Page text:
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Michael B Jordan, left, and Kevin Durand in a scene from Fruitvale Station. Ron Koeberer / The Weinstein Company / AP Photo
Michael B Jordan, left, and Kevin Durand in a scene from Fruitvale Station. Ron Koeberer / The Weinstein Company / AP Photo

Fruitvale Station and the deadly consequences of one false move

Ryan Coogler's film stars Michael B Jordan and tells the story of a young man fatally shot by police at a train station in California.

It’s rare when a film feels as newsworthy as Fruitvale Station does. “It’s completely topical,” says Melonie Diaz, one of its young stars, who earlier this year saw it win both the Grand Jury Prize and the Audience Award when it premiered at the Sundance Film Festival. “There’s a theme that’s happening right now with young men and police brutality … I think it happens all the time and sometimes we don’t even know about it, which is even scarier.”

Written and directed by Ryan Coogler, Fruitvale Station tells of the true-life tragedy surrounding Oscar Grant, who died in the early hours of New Year’s Day in 2009 at the Fruitvale Bay Area Rapid Transit (BART) station in Oakland, California. Unarmed and lying on the platform after a scuffle, the 22-year-old black man was shot by BART officer Johannes Mehserle. Arrested and tried, Mehserle served 11 months of a two-year sentence for involuntary manslaughter.

Like most, Michael B Jordan – the 26-year-old star of Chronicle and The Wire who plays Grant – was left “outraged” when he heard about the incident. He recalls his own train journeys, travelling from New Jersey to New York. “Me and my friends would go to the city to hang out and you’d see altercations with police officers and passengers all the time. It didn’t escalate to that level, but it could’ve easily been me. Me and Oscar are very close in age, so it could’ve easily been me.”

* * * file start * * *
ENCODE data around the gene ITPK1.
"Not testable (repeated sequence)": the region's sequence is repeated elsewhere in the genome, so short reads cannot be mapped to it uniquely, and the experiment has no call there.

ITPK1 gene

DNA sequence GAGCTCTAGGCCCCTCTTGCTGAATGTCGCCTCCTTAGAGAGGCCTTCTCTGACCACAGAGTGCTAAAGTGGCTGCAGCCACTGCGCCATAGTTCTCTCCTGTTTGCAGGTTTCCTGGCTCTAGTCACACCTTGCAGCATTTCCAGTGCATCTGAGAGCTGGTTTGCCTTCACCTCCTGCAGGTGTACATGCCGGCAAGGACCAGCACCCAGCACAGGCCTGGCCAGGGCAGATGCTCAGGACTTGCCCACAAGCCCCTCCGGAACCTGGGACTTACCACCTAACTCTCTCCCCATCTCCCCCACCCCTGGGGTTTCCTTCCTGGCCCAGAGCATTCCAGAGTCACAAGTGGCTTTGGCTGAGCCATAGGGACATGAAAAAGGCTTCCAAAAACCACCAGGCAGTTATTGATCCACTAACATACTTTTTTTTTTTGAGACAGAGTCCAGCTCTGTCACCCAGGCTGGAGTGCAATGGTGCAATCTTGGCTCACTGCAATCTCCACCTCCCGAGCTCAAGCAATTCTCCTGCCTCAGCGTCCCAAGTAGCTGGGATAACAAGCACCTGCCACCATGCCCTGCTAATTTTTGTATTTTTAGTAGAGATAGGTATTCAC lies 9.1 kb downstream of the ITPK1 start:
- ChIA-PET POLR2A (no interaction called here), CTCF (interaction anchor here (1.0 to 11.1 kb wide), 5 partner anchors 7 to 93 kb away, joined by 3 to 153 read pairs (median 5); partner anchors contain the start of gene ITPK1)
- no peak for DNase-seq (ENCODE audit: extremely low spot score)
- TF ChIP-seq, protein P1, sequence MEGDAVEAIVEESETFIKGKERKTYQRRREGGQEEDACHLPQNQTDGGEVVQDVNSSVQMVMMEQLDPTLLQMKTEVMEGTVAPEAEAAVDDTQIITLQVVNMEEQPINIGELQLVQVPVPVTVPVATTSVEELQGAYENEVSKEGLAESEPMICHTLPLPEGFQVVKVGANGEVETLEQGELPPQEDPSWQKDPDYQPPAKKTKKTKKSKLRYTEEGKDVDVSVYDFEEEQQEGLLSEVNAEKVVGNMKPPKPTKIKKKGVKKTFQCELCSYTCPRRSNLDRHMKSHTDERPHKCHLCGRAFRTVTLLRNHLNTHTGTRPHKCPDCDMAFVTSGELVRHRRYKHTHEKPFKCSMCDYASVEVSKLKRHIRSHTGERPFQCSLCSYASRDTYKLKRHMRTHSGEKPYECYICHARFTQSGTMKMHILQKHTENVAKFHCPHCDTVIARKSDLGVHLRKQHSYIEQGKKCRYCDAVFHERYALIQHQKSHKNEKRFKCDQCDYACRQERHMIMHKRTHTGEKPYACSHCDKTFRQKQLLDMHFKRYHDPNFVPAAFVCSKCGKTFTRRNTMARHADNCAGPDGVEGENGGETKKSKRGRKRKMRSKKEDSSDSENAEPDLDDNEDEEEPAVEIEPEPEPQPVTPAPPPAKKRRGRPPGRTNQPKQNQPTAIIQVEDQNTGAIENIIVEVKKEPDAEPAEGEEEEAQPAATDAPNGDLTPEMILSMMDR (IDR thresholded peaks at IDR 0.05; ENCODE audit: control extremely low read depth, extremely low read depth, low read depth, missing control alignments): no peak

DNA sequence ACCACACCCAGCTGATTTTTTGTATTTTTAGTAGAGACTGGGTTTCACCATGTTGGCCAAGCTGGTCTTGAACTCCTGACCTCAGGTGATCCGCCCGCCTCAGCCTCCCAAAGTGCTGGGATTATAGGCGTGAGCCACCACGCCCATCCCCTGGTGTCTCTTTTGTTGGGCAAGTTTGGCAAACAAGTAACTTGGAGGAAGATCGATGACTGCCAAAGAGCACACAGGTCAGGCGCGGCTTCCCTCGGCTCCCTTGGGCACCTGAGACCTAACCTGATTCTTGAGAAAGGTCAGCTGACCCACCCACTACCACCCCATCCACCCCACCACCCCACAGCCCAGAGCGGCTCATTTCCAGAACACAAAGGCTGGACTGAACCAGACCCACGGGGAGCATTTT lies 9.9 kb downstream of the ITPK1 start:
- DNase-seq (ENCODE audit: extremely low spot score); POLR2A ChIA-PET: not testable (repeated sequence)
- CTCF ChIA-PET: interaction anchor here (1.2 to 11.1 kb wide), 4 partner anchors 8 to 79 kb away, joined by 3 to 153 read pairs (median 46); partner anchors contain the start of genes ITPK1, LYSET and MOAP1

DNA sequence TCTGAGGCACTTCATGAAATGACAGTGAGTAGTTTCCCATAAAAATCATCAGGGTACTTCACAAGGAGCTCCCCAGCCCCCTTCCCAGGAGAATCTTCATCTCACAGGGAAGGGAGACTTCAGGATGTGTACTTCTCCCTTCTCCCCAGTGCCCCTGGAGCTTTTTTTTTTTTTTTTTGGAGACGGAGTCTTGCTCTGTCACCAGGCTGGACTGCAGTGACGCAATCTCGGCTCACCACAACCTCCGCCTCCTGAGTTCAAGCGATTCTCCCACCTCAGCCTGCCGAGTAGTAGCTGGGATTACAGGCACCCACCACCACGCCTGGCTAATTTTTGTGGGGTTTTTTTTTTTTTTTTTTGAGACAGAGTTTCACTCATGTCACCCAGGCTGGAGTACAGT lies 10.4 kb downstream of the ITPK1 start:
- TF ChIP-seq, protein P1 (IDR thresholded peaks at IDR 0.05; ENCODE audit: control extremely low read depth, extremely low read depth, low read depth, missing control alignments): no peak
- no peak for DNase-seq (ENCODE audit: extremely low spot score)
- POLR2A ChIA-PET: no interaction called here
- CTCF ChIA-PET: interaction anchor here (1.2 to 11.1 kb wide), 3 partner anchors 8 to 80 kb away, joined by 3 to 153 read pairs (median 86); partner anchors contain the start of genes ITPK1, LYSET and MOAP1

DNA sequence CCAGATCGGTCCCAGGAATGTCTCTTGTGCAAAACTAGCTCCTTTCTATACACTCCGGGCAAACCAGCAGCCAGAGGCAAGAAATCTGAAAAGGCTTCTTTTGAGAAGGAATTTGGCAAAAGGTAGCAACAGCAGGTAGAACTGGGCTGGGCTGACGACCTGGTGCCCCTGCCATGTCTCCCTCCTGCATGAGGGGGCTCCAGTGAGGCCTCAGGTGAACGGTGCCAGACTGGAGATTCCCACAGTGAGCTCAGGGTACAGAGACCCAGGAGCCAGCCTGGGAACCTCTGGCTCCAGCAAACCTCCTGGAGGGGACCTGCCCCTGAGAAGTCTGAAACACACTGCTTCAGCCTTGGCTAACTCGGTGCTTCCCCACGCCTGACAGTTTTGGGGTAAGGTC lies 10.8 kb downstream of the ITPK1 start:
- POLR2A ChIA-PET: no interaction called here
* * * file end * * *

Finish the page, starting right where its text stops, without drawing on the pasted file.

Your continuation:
Grant’s death is hardly an isolated incident, as this year’s controversial trial in Florida of George Zimmerman showed. Zimmerman, a neighbourhood watch captain, was acquitted of manslaughter and second-degree murder in the death of 17-year-old Trayvon Martin, who was also black.

But with films such as Fruitvale Station, Diaz – who plays Grant’s girlfriend Sophina – estimates that these injustices won’t be forgotten. “That’s why I think this movie is so powerful. People are going to watch it again and again and tell their friends.”

Set across the last 24 hours of Grant’s life, Fruitvale Station has been criticised by some for a whitewashed portrayal of Grant. Octavia Spencer, the Oscar-winning actress from The Help who here plays Grant’s mother Wanda, disagrees. “Ryan presented this young man warts and all. We see him with his mercurial temper, we see him dealing drugs, we see him using drugs – we see him doing all of these things. And I don’t feel it’s presenting him in a sanitised way.”

Along with Forest Whitaker, who was honoured with a Black Pearl Award last month at the Abu Dhabi International Film Festival and whose company produced the film, Spencer was one of the key figures in getting Fruitvale Station made – even helping seek out financing. For her, like the others, it was essential it got made. “This is a mother who lost her son in a very tragic and meaningless way. By allowing his story to be told, hopefully it’s like a healing process for other mothers who are in that exclusive club. But also so people can start really examining how we interact with each other as human beings.”

• Fruitvale Station screens tomorrow at the Madinat Arena at 8.30pm

artslife@thenational.ae

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